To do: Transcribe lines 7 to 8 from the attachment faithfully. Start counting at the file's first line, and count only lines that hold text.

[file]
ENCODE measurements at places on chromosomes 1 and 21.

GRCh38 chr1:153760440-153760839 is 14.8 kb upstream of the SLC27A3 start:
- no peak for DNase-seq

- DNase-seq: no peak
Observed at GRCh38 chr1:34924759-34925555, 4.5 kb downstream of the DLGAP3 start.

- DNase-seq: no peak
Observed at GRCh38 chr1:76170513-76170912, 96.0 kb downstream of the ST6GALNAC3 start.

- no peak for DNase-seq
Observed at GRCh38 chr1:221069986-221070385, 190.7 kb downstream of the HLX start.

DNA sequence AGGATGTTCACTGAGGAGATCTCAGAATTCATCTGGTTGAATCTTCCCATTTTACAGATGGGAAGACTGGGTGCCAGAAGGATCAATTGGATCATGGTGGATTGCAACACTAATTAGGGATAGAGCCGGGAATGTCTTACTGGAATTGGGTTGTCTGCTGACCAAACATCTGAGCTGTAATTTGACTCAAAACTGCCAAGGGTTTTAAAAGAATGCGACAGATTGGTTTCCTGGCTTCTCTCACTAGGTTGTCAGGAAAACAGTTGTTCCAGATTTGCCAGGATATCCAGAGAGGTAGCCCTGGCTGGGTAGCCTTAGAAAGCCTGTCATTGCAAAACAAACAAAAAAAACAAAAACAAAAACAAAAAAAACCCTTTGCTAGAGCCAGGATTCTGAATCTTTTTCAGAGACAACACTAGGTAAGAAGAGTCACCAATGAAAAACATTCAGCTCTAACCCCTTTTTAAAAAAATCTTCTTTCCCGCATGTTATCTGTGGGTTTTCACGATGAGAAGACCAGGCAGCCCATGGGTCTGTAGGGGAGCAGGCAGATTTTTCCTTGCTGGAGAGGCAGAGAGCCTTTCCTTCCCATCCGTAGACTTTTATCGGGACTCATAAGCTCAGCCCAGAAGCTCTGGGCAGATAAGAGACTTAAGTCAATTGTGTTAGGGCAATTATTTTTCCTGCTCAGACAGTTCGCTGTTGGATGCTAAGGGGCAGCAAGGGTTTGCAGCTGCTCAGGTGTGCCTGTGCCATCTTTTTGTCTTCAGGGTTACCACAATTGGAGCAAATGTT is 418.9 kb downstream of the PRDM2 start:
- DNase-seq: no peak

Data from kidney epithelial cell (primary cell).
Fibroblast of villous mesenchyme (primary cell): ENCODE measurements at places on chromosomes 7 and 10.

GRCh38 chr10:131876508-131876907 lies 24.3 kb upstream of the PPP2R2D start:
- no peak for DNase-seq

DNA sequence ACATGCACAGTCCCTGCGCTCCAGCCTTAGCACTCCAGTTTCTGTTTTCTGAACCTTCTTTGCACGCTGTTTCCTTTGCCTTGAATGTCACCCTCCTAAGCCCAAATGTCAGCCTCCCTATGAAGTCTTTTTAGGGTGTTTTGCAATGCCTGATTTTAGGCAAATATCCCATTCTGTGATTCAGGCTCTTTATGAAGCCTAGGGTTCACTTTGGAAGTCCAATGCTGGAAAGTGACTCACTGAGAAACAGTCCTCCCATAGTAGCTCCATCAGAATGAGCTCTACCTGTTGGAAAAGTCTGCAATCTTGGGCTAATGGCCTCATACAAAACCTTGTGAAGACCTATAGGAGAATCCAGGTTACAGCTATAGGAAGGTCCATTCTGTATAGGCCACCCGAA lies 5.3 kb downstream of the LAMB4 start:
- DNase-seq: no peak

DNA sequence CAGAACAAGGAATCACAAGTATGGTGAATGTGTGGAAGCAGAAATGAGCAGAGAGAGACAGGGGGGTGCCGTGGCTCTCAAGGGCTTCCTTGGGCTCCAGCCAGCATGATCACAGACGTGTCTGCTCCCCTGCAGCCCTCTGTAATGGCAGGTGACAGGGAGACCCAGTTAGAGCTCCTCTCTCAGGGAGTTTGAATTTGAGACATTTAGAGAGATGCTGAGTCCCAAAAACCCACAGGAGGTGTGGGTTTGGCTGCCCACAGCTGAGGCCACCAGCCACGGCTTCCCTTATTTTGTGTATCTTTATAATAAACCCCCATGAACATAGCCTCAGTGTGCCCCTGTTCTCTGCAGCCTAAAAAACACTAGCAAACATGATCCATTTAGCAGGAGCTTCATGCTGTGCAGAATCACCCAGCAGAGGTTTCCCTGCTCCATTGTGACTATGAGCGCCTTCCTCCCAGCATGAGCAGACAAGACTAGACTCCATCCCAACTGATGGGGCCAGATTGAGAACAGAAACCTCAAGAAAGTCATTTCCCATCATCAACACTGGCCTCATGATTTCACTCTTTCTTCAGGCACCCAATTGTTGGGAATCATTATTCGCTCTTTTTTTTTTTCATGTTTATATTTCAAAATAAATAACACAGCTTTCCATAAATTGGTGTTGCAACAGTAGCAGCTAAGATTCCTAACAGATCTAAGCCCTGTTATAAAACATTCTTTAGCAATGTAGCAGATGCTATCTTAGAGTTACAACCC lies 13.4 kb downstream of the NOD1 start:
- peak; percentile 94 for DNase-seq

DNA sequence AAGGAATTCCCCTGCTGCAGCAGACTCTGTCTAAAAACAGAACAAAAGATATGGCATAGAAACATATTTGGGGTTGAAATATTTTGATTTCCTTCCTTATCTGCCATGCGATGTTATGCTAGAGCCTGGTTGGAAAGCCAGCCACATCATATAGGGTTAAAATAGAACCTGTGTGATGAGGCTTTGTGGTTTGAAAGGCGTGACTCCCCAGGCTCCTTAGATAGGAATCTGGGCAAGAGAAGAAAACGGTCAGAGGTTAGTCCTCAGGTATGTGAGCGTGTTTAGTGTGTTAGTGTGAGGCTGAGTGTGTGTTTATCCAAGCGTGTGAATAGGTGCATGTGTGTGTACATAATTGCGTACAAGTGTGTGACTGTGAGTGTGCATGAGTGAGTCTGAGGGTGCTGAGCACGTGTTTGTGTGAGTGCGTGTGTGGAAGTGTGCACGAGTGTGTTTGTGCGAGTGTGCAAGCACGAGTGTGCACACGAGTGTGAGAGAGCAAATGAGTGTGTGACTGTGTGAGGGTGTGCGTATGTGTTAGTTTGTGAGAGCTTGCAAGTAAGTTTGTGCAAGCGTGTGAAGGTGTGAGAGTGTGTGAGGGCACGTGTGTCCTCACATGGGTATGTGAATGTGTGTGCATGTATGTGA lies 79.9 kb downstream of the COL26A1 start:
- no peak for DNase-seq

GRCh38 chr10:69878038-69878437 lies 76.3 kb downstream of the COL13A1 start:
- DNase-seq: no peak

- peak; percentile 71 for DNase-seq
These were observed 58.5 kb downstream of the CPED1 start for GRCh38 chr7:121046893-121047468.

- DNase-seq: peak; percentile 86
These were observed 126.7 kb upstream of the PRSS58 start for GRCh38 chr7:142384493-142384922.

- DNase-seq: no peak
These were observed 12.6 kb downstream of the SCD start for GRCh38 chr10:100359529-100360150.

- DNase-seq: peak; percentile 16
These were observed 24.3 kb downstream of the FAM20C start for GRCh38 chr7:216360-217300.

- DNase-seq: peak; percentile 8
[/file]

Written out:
Observed at GRCh38 chr1:76170513-76170912, 96.0 kb downstream of the ST6GALNAC3 start.

- no peak for DNase-seq